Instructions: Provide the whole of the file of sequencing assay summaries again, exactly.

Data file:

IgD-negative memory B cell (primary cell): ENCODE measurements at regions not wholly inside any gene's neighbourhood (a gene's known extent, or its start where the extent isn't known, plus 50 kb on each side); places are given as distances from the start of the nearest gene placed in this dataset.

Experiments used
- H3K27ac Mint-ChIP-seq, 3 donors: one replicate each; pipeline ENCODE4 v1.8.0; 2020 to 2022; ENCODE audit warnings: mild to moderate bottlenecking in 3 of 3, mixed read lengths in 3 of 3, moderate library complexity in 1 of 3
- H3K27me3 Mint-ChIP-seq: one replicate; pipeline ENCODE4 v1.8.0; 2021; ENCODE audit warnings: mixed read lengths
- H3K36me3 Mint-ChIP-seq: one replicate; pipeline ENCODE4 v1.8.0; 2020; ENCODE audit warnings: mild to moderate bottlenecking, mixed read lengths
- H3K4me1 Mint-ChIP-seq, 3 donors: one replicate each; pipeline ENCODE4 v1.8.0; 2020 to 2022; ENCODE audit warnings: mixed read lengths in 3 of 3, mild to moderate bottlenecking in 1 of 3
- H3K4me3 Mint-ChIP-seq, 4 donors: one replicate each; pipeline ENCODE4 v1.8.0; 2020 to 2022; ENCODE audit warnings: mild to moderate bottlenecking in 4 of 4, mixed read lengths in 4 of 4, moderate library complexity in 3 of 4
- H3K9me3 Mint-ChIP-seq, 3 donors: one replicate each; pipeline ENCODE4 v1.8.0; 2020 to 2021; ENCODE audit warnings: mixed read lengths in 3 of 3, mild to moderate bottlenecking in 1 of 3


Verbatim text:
IgD-negative memory B cell (primary cell): ENCODE measurements at regions not wholly inside any gene's neighbourhood (a gene's known extent, or its start where the extent isn't known, plus 50 kb on each side); places are given as distances from the start of the nearest gene placed in this dataset.

Experiments used
- H3K27ac Mint-ChIP-seq, 3 donors: one replicate each; pipeline ENCODE4 v1.8.0; 2020 to 2022; ENCODE audit warnings: mild to moderate bottlenecking in 3 of 3, mixed read lengths in 3 of 3, moderate library complexity in 1 of 3
- H3K27me3 Mint-ChIP-seq: one replicate; pipeline ENCODE4 v1.8.0; 2021; ENCODE audit warnings: mixed read lengths
- H3K36me3 Mint-ChIP-seq: one replicate; pipeline ENCODE4 v1.8.0; 2020; ENCODE audit warnings: mild to moderate bottlenecking, mixed read lengths
- H3K4me1 Mint-ChIP-seq, 3 donors: one replicate each; pipeline ENCODE4 v1.8.0; 2020 to 2022; ENCODE audit warnings: mixed read lengths in 3 of 3, mild to moderate bottlenecking in 1 of 3
- H3K4me3 Mint-ChIP-seq, 4 donors: one replicate each; pipeline ENCODE4 v1.8.0; 2020 to 2022; ENCODE audit warnings: mild to moderate bottlenecking in 4 of 4, mixed read lengths in 4 of 4, moderate library complexity in 3 of 4
- H3K9me3 Mint-ChIP-seq, 3 donors: one replicate each; pipeline ENCODE4 v1.8.0; 2020 to 2021; ENCODE audit warnings: mixed read lengths in 3 of 3, mild to moderate bottlenecking in 1 of 3